/// Playing Nice at the Upfront
If past upfronts have been characterized by a good deal of prefatory chest thumping, with sellers crowing about the prices they deserve and buyers countering with curt dismissals, the early talk around this year’s marketplace is practically genteel. For those who’ve had a front seat to some of the more contentious bazaars, it’s as if a bar brawl has given way to a quilting bee. As tends to be the case in advance of a “normalized” market, network ad sales execs and TV buyers seem to agree on many of the fundamentals. The consensus view has overall dollar volume ranging from flat-to-up 5 percent. If that projection holds true, the broadcast and cable nets will book between $18.5 billion and $19.4 billion in advance commitments. According to Pivotal Research Group senior research analyst Brian Wieser, the networks will push for CPM increases between 8 percent and 10 percent. “CBS should command rates at the high end of that range, while everyone else will come in a few points lower,” Wieser said. “Buyers will complain that broadcast’s price increases are too high, but there’s no getting around how network TV is the most efficient way for marketers to secure reach, frequency and GRPs.” While buyers say they paid too much in the supercharged 2011-12 upfront market, the costs were all but inevitable, given the dizzying premiums the networks were nailing down in scatter. “Last year, there was no question that the upfront was going to be a blockbuster,” said one ad sales boss. “Scatter was up 30, 35, 40 percent in the first and second quarter and so you could name your price. Now, with scatter up just a few points [versus last year’s upfront rates], we’re not going to have the benefit of those tailwinds.” To some extent, the ongoing NewFronts circus may have tempered some of the usual pre-upfront rhetoric.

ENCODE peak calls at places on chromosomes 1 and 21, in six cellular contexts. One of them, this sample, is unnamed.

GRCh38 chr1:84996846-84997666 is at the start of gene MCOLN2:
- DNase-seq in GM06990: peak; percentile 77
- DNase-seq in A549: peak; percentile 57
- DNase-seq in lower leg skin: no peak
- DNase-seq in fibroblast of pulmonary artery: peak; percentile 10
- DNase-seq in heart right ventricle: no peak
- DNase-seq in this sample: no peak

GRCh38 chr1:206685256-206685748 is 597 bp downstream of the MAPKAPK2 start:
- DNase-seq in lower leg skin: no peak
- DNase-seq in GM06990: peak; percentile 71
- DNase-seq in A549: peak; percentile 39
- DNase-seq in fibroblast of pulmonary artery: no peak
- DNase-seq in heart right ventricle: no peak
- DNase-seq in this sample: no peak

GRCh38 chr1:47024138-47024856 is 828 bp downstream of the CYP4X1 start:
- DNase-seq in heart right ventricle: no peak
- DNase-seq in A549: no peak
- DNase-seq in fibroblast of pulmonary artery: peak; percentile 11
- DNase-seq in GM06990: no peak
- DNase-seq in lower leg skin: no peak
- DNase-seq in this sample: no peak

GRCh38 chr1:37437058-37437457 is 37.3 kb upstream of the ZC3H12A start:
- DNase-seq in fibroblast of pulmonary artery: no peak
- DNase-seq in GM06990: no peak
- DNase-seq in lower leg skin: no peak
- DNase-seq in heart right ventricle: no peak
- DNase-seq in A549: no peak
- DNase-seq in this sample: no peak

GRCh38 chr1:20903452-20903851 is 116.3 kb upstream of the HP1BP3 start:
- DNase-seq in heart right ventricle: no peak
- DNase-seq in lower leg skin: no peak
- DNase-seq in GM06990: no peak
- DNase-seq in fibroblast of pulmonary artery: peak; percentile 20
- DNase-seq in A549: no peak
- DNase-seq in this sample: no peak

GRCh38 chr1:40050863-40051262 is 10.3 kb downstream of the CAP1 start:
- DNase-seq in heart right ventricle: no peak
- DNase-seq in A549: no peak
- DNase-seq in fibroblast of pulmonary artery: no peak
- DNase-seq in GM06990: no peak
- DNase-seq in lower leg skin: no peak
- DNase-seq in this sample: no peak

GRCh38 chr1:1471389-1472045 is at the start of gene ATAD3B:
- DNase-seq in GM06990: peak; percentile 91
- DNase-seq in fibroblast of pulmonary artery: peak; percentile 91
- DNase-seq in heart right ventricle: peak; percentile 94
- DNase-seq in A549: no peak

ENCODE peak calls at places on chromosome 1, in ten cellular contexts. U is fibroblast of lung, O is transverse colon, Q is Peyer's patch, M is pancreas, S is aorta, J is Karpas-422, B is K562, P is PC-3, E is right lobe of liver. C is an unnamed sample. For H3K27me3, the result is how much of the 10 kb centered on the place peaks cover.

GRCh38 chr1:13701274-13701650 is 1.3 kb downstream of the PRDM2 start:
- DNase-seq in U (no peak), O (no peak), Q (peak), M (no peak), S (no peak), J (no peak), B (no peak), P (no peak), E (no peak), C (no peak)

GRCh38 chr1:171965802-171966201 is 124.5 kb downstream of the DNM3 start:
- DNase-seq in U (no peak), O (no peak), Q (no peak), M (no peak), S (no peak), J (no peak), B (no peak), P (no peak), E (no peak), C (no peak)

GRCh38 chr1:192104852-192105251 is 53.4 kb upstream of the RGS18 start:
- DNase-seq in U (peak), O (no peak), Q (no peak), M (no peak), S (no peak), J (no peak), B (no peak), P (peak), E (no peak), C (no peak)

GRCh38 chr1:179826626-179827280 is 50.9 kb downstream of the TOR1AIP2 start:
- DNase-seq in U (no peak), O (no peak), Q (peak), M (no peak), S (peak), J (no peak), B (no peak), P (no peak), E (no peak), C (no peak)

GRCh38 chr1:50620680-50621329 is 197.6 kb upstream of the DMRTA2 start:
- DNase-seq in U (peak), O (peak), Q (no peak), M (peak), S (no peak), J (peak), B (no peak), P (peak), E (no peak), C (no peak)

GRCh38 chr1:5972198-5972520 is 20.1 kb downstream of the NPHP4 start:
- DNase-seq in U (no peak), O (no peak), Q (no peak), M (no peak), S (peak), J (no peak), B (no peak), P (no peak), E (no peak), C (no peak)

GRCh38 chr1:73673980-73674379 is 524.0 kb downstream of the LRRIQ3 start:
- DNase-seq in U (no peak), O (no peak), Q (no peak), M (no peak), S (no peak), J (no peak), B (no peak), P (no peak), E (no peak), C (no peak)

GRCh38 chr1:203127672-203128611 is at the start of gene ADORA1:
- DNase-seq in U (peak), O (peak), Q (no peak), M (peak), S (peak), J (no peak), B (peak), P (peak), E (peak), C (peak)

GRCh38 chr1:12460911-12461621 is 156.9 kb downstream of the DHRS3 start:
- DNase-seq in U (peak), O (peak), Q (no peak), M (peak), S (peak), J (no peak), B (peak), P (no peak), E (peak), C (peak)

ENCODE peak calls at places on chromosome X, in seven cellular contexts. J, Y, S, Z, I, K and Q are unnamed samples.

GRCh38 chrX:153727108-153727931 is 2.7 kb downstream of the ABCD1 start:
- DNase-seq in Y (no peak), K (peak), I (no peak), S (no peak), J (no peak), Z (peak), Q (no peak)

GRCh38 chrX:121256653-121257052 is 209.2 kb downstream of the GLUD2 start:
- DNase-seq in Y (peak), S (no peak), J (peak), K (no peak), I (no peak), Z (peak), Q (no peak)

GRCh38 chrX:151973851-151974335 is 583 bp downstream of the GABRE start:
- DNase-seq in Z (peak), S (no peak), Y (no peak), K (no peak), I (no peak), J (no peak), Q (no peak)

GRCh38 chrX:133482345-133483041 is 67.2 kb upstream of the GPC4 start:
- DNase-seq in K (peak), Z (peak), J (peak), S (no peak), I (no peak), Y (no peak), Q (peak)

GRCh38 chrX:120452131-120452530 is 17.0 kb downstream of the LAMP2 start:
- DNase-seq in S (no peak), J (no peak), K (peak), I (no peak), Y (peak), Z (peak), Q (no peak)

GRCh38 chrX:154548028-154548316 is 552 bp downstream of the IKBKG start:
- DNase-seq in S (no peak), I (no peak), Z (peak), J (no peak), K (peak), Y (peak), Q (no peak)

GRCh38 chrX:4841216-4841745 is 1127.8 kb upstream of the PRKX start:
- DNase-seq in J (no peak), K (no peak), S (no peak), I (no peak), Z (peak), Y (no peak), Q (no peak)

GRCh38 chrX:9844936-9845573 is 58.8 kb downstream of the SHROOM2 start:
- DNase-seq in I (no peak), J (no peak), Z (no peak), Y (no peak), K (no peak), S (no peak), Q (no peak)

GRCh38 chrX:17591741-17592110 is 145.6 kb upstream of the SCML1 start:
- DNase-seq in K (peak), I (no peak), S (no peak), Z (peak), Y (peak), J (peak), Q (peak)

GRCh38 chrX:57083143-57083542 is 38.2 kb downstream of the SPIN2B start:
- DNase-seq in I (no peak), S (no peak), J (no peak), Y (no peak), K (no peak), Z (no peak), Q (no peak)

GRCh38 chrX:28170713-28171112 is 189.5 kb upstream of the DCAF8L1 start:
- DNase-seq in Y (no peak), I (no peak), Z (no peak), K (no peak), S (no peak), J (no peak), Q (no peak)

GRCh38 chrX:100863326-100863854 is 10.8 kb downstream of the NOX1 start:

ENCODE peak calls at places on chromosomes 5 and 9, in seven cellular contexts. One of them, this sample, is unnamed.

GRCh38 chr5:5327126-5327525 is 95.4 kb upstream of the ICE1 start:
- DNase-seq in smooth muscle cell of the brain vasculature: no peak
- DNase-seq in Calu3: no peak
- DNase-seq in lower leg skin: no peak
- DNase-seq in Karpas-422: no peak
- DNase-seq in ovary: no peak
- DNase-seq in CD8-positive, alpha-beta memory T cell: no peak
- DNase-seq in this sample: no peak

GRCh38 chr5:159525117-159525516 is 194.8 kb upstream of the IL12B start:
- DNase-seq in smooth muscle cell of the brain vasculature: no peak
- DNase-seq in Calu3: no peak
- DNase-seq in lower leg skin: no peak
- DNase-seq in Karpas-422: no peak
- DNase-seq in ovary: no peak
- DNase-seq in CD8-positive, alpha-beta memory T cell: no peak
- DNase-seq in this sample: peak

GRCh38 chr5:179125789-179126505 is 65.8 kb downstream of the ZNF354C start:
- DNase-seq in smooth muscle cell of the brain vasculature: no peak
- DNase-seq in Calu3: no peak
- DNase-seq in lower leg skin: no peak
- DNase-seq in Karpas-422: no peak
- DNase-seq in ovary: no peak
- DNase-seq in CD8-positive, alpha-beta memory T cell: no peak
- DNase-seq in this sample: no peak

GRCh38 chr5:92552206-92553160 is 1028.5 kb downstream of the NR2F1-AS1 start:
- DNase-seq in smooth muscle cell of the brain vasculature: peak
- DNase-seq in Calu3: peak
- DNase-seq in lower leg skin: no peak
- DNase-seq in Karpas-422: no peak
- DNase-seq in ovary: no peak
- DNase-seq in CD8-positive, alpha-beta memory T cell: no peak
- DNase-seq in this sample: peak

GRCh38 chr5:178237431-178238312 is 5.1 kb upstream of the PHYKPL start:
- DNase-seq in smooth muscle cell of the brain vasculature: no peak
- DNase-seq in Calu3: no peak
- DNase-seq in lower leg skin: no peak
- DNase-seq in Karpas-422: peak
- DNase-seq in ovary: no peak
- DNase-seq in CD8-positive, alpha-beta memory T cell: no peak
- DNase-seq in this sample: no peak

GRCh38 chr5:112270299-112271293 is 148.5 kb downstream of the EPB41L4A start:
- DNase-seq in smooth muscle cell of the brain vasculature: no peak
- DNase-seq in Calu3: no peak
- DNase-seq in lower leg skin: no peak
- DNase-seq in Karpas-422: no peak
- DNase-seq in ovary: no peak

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Playing Nice at the Upfront
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